Chicago, 1920: Hadley Richardson is a quiet twenty-eight-year-old who has all but given up on love and happiness until she meets Ernest Hemingway and her life changes forever. Read more...
Chicago, 1920: Hadley Richardson is a quiet twenty-eight-year-old who has all but given up on love and happiness until she meets Ernest Hemingway and her life changes forever. Following a whirlwind courtship and wedding, the pair set sail for Paris, where they become the golden couple in a lively and volatile group the fabled Lost Generation that includes Gertrude Stein, Ezra Pound, and F. Scott and Zelda Fitzgerald.
Though deeply in love, the Hemingways are ill prepared for the hard-drinking and fast-living life of Jazz Age Paris, which hardly values traditional notions of family and monogamy. Surrounded by beautiful women and competing egos, Ernest struggles to find the voice that will earn him a place in history, pouring all the richness and intensity of his life with Hadley and their circle of friends into the novel that will become "The Sun Also Rises." Hadley, meanwhile, strives to hold on to her sense of self as the demands of life with Ernest grow costly and her roles as wife, friend, and muse become more challenging. Despite their extraordinary bond, they eventually find themselves facing the ultimate crisis of their marriage a deception that will lead to the unraveling of everything they ve fought so hard for.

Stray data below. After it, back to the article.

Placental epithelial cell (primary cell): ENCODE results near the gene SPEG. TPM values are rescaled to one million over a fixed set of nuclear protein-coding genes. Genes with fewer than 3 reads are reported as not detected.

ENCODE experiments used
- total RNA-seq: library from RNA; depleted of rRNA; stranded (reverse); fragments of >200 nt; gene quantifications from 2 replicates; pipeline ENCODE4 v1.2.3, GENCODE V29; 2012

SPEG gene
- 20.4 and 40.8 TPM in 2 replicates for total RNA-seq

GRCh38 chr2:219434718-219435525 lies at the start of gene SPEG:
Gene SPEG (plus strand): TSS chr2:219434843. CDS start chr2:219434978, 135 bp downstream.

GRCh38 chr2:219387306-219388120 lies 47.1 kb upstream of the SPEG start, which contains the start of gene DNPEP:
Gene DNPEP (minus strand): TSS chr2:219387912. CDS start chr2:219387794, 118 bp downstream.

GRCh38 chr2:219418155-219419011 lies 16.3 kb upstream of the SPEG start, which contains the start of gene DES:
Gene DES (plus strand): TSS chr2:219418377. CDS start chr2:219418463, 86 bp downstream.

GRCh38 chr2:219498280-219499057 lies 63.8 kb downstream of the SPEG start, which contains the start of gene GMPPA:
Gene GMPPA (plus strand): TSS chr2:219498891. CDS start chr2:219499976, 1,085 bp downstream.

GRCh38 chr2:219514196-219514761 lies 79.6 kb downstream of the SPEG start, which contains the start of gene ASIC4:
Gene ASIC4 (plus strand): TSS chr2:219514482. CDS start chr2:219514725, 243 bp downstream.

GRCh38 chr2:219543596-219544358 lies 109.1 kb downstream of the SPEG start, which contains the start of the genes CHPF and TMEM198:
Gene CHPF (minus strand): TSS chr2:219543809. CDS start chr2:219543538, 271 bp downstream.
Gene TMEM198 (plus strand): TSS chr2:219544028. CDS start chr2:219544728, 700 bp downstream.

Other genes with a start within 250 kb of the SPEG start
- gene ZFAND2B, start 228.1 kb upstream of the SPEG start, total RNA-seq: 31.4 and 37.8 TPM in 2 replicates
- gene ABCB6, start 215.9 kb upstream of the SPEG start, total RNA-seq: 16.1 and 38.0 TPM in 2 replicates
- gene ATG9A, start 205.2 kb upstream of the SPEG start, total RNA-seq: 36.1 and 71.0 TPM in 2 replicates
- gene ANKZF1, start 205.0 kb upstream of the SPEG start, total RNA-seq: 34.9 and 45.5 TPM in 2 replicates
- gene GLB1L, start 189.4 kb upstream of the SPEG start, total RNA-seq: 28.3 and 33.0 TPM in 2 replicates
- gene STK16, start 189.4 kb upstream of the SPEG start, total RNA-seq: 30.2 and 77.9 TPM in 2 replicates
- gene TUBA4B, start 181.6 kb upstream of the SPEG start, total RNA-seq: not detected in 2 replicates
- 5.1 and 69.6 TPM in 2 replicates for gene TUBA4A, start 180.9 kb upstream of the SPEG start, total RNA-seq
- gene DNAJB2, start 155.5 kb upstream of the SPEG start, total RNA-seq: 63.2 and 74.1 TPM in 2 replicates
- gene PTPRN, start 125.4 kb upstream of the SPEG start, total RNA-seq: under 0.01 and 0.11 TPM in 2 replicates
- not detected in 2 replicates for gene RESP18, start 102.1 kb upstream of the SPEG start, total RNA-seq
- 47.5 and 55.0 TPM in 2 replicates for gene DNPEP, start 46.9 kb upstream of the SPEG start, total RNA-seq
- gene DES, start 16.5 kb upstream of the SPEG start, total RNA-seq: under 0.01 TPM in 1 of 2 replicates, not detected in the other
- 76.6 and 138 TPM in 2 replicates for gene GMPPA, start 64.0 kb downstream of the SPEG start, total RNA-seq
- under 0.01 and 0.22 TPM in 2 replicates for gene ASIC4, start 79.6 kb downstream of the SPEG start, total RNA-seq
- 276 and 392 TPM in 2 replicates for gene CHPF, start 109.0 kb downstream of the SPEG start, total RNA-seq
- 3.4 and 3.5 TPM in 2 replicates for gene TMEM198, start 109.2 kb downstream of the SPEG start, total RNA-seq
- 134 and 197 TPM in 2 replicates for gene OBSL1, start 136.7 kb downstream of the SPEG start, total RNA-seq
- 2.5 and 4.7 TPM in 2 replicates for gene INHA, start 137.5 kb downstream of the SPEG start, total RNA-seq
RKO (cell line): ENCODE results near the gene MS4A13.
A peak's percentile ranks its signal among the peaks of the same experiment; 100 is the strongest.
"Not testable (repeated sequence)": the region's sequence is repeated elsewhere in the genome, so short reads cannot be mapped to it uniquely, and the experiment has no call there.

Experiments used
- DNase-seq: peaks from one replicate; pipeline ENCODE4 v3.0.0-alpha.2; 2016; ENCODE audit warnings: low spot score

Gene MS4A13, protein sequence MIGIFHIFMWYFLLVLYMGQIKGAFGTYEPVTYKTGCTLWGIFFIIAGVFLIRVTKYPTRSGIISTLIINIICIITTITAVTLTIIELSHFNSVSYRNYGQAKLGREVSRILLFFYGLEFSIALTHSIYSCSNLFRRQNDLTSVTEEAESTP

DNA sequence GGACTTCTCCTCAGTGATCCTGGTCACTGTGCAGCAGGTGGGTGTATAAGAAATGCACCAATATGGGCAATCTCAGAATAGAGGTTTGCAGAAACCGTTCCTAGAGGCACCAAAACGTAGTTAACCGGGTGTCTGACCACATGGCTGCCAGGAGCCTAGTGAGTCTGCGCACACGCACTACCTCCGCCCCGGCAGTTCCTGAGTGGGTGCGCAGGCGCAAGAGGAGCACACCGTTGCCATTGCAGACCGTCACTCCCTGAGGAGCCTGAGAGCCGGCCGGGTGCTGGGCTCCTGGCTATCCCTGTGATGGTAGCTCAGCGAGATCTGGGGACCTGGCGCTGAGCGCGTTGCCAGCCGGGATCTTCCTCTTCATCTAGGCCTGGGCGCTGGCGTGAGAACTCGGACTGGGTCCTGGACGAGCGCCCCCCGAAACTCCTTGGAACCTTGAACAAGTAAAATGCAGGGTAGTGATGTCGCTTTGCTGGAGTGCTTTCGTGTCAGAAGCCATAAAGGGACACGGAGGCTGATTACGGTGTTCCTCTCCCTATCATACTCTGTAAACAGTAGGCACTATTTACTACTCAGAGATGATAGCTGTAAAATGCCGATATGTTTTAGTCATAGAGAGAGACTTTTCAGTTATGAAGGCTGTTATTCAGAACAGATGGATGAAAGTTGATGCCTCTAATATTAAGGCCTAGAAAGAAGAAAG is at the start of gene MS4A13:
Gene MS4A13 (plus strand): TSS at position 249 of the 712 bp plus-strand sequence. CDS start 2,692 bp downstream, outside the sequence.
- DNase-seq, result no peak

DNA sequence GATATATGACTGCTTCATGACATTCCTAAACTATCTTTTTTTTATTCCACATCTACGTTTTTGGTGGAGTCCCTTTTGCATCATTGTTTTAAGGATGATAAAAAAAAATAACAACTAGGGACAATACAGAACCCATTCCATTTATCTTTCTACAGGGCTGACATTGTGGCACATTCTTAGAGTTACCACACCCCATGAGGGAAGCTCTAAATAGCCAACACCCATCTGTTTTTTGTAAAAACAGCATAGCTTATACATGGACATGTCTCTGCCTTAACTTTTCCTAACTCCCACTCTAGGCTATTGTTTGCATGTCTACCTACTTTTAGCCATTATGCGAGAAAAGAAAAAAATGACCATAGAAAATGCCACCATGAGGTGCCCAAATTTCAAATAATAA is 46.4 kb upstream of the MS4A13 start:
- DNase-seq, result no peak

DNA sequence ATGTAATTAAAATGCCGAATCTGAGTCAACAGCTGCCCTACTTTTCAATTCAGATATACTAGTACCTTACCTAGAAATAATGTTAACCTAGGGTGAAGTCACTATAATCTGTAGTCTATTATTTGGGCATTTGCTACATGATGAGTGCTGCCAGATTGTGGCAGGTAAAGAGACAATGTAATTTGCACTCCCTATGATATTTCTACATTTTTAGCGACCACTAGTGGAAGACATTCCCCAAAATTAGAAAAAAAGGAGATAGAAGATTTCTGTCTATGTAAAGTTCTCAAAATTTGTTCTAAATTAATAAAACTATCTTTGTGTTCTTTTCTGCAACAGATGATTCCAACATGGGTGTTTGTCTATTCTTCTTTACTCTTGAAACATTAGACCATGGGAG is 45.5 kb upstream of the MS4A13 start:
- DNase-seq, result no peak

A heartbreaking portrayal of love and torn loyalty, "The Paris Wife" is all the more poignant because we know that, in the end, Hemingway wrote that he would rather have died than fallen in love with anyone but Hadley.
"From the Hardcover edition.""
Publishers Weekly® Reviews
- Reviewed in: Publishers Weekly, page .
- Review Date: 2011-05-02
- Reviewer: Staff
McLain's novel covers the marriage of Hadley Richardson and Ernest Hemingway, from their romantic, early years in Paris—where they slow danced to the sounds of the accordion drifting up from the apartment below, lunched with Gertrude Stein, and had cocktails with the Fitzgeralds—to their marriage growing more complicated as Ernest's literary career takes off. Carrington Macduffie's voice for Ernest is harsh and guttural, which makes him sound less charismatic and makes it difficult for the listener to understand why Hadley puts up with him as long as she does. Macduffie's voice for Hadley is stilted and timid at first—Hadley is perpetually fumbling for the right word, but she gradually sounds increasingly self-assured. Macduffie's ability to communicate Hadley's transformation vocally makes for moving listening. A Ballantine hardcover. (Mar.)